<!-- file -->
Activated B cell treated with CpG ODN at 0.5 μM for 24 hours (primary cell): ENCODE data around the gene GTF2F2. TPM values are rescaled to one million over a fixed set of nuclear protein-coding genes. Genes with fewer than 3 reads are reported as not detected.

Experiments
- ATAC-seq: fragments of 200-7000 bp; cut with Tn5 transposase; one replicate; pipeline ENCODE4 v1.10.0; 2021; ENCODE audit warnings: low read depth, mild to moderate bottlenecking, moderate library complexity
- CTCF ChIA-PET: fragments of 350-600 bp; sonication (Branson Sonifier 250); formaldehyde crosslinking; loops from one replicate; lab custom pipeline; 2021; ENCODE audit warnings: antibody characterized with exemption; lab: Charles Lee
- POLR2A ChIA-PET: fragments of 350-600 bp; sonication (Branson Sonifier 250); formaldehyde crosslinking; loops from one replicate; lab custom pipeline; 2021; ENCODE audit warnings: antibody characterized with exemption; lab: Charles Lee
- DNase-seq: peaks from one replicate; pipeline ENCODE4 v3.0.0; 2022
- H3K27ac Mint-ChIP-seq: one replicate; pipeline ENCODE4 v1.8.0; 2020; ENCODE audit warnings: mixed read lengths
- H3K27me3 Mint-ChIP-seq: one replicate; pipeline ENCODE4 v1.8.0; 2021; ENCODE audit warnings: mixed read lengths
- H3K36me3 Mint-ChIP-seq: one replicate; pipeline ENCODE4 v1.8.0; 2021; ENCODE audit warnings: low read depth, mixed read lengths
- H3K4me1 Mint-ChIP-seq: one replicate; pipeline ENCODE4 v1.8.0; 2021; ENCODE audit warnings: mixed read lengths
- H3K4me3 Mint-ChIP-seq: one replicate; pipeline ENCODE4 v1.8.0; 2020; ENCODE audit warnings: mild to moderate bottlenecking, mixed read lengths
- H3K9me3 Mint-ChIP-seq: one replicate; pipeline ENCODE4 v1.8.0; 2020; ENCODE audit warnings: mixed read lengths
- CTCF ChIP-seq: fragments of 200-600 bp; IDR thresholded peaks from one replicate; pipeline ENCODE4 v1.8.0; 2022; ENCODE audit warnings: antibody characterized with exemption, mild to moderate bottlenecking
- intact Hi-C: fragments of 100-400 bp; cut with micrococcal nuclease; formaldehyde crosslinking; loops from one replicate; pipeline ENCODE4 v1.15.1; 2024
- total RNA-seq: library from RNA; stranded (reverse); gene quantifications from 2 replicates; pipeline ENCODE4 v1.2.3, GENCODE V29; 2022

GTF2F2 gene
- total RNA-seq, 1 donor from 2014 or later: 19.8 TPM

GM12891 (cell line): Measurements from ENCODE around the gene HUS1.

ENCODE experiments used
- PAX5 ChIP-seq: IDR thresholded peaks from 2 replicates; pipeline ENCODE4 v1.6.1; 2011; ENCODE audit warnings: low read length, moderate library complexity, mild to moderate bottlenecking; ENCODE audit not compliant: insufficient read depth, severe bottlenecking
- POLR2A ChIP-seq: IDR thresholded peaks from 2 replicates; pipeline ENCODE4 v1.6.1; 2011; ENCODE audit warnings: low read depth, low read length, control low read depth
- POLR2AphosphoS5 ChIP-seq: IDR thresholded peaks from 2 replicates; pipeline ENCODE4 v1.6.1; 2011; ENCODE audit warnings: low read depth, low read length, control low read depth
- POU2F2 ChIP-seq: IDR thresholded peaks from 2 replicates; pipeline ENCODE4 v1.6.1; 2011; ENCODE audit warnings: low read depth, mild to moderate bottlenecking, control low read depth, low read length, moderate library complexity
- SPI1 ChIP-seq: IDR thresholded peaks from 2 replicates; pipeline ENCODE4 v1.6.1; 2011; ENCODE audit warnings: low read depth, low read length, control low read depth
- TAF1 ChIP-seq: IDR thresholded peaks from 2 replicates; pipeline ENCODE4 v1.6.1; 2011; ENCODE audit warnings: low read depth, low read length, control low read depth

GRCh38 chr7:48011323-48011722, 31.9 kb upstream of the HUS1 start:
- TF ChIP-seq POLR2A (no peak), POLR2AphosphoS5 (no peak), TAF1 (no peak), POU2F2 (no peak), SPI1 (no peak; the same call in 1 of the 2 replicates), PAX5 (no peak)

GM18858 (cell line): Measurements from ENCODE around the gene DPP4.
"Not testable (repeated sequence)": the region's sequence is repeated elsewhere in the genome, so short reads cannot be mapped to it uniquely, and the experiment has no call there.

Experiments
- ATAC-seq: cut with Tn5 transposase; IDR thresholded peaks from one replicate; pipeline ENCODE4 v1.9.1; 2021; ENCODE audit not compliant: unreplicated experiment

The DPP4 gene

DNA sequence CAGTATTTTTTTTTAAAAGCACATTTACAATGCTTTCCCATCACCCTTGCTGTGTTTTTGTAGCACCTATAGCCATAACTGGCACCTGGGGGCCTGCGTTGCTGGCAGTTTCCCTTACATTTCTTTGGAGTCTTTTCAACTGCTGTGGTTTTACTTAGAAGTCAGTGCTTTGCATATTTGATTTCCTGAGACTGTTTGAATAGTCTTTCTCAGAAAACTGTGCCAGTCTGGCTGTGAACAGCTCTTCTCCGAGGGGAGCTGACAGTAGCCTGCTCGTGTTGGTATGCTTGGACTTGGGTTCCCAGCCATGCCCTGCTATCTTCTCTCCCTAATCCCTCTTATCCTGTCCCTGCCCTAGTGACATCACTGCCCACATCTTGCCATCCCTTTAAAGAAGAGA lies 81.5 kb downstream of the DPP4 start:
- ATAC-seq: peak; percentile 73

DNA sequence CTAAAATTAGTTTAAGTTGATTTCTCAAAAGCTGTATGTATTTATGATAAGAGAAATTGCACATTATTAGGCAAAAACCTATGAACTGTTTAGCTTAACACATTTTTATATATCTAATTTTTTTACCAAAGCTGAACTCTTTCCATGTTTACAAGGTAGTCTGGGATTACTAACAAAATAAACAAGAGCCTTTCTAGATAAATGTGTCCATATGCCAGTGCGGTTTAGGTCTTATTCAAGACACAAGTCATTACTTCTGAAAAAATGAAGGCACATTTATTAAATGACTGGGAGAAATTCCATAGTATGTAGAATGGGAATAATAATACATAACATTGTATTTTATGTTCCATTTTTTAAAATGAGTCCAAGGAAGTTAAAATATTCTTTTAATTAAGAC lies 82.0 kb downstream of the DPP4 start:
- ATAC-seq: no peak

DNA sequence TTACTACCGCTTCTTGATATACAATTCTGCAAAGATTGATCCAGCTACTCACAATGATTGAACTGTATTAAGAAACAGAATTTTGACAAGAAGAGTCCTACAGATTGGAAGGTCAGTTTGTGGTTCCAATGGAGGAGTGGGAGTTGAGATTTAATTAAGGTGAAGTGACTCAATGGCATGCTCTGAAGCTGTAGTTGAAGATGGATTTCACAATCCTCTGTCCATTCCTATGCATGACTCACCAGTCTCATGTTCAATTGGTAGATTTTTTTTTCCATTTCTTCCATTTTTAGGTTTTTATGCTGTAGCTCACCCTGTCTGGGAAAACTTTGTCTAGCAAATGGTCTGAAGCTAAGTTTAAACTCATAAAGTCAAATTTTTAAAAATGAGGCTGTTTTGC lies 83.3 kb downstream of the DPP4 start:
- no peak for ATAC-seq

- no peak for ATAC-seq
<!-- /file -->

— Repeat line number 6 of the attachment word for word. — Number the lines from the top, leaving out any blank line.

- DNase-seq: peaks from one replicate; pipeline ENCODE4 v3.0.0; 2022